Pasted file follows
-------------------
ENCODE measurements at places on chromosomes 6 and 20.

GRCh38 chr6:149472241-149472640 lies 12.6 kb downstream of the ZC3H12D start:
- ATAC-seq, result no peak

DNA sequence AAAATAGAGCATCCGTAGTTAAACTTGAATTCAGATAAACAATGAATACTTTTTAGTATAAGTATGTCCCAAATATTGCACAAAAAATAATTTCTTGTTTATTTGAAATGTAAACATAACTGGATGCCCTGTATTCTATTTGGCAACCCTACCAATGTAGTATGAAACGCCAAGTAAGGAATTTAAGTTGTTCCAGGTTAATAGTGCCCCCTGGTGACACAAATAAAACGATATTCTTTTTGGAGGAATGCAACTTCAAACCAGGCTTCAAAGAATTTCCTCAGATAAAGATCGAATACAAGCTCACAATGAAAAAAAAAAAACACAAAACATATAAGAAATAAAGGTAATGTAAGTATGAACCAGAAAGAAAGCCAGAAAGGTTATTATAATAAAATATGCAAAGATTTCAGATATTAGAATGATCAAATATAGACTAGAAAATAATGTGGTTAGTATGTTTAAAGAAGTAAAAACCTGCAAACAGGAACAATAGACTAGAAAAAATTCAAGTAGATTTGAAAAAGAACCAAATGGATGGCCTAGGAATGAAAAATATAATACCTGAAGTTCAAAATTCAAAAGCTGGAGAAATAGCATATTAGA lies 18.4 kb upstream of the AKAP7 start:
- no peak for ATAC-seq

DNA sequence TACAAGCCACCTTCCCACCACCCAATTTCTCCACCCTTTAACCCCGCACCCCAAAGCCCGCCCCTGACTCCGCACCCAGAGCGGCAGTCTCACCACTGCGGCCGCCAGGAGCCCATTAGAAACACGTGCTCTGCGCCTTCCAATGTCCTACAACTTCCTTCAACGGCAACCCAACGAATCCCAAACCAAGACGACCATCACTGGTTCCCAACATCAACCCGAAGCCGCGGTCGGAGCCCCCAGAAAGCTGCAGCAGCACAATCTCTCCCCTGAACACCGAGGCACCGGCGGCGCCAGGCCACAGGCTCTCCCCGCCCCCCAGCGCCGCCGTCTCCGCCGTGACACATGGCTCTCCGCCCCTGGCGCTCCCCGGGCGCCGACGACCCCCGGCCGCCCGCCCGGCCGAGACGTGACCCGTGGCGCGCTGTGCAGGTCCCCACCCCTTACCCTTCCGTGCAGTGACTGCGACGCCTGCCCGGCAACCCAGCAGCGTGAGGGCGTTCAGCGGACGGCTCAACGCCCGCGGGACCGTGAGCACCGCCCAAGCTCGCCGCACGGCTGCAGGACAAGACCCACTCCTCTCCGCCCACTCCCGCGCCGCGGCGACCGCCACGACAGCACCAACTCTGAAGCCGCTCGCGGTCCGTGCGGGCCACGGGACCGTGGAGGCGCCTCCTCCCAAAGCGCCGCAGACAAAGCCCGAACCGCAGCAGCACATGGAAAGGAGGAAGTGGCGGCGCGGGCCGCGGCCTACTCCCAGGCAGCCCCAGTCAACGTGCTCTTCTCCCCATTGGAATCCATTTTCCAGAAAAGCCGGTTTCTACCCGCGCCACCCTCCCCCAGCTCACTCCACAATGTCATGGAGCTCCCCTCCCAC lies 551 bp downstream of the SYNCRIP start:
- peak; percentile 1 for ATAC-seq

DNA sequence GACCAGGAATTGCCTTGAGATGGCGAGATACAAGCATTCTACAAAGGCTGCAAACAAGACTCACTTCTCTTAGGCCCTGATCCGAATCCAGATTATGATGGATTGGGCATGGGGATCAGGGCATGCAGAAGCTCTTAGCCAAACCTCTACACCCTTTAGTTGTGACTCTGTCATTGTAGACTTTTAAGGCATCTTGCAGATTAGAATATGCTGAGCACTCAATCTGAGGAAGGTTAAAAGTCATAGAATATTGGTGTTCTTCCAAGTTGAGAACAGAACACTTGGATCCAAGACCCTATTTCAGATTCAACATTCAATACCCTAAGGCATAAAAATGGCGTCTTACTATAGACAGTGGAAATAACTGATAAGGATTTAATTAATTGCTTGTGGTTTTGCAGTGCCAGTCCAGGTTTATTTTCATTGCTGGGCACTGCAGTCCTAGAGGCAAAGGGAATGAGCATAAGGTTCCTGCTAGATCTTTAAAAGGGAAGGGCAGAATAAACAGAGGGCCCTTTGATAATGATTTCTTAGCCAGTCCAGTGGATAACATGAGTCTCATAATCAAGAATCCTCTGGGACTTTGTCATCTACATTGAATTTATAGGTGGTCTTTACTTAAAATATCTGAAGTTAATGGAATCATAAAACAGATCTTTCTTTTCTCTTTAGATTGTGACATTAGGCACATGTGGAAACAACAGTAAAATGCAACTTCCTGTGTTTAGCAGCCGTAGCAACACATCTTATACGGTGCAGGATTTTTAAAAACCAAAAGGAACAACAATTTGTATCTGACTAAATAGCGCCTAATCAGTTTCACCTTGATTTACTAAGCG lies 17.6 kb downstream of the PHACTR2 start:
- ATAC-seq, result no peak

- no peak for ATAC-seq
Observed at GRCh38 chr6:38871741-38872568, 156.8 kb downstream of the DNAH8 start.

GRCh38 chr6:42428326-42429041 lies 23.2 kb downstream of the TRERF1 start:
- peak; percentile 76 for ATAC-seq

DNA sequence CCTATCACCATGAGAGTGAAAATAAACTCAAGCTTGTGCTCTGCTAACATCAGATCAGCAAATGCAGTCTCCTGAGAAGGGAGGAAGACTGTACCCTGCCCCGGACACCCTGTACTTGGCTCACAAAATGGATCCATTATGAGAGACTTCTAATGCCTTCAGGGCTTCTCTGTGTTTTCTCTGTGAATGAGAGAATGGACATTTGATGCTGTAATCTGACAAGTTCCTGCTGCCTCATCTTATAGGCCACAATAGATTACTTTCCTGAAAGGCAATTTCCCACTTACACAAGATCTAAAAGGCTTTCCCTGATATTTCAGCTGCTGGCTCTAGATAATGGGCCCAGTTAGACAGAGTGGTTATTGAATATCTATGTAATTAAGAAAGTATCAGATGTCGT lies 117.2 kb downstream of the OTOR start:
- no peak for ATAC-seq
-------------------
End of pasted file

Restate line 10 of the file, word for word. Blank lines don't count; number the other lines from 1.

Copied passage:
- no peak for ATAC-seq